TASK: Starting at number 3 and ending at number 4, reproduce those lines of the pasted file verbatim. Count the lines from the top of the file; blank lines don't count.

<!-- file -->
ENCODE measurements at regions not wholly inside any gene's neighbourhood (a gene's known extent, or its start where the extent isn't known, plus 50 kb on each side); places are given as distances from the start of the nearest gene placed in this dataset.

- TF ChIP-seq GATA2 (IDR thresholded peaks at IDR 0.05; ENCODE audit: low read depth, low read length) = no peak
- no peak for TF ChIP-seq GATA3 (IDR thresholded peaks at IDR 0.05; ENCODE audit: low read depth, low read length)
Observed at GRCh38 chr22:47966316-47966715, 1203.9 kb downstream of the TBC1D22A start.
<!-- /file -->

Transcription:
- no peak for TF ChIP-seq GATA3 (IDR thresholded peaks at IDR 0.05; ENCODE audit: low read depth, low read length)
Observed at GRCh38 chr22:47966316-47966715, 1203.9 kb downstream of the TBC1D22A start.